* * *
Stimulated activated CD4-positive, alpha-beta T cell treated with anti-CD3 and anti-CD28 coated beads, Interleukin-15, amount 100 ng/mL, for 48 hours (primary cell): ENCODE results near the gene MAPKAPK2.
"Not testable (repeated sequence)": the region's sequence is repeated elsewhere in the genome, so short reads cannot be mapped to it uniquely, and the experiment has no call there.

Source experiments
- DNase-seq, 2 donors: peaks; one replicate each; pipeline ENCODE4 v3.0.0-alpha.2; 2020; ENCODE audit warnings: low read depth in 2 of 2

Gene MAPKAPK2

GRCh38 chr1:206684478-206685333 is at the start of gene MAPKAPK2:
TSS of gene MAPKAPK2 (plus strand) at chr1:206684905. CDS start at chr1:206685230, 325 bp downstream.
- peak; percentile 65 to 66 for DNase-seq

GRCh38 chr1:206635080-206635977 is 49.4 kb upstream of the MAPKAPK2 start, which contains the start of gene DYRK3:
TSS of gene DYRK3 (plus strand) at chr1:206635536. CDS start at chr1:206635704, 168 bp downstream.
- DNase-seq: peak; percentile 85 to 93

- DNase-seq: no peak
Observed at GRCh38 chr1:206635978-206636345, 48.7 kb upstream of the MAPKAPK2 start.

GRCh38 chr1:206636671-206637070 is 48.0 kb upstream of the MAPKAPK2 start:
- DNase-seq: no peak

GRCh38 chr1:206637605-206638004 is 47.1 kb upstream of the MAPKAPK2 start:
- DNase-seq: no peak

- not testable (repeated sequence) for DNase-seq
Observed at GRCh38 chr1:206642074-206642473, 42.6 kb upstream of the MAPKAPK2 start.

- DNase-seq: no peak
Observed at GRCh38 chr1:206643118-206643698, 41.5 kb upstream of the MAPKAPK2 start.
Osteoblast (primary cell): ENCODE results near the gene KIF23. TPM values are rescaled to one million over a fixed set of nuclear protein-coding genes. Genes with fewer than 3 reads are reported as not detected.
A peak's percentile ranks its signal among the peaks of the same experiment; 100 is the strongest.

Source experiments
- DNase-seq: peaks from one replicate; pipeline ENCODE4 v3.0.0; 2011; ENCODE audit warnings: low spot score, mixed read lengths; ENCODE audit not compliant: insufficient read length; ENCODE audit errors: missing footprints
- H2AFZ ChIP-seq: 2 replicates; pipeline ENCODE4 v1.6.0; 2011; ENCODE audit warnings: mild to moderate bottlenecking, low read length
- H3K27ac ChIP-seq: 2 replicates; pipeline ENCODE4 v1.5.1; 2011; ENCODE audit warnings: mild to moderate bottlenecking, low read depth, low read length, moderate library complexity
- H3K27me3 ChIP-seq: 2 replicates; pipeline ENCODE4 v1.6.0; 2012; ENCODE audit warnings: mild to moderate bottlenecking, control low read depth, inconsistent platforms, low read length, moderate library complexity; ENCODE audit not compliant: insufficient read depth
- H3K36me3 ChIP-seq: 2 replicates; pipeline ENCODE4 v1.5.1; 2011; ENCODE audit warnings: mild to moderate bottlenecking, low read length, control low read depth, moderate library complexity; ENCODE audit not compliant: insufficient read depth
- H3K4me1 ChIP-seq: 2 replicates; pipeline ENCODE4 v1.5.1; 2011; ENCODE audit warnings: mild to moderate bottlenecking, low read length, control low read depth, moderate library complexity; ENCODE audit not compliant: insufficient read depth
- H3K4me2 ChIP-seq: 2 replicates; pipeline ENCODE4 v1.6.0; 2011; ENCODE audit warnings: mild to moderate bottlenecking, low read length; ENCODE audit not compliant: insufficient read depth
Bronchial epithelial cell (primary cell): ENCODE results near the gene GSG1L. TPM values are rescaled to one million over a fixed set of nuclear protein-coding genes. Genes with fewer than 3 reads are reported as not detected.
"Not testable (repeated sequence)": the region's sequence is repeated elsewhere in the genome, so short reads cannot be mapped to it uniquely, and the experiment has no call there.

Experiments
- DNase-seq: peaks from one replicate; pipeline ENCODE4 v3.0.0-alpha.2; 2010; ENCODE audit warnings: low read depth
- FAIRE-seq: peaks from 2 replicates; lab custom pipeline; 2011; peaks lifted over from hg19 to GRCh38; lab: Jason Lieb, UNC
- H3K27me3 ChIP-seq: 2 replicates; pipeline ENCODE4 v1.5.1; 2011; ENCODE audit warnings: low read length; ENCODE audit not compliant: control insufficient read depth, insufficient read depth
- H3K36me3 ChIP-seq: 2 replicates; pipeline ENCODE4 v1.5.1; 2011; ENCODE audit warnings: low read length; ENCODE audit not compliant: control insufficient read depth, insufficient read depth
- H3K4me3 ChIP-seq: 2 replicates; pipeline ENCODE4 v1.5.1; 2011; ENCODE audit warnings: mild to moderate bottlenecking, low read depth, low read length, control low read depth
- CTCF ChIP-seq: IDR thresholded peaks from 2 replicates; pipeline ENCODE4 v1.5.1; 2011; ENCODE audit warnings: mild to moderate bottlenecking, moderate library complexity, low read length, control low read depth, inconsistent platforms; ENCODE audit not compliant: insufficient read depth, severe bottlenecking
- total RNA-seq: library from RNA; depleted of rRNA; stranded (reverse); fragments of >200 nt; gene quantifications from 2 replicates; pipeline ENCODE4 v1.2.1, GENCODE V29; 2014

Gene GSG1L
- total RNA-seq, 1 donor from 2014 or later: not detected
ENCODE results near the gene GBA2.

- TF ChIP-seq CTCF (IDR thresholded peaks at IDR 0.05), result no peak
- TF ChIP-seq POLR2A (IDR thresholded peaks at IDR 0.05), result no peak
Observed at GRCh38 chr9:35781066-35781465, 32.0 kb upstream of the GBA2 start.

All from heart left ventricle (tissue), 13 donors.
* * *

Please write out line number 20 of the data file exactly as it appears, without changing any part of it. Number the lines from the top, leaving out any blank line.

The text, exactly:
- DNase-seq: no peak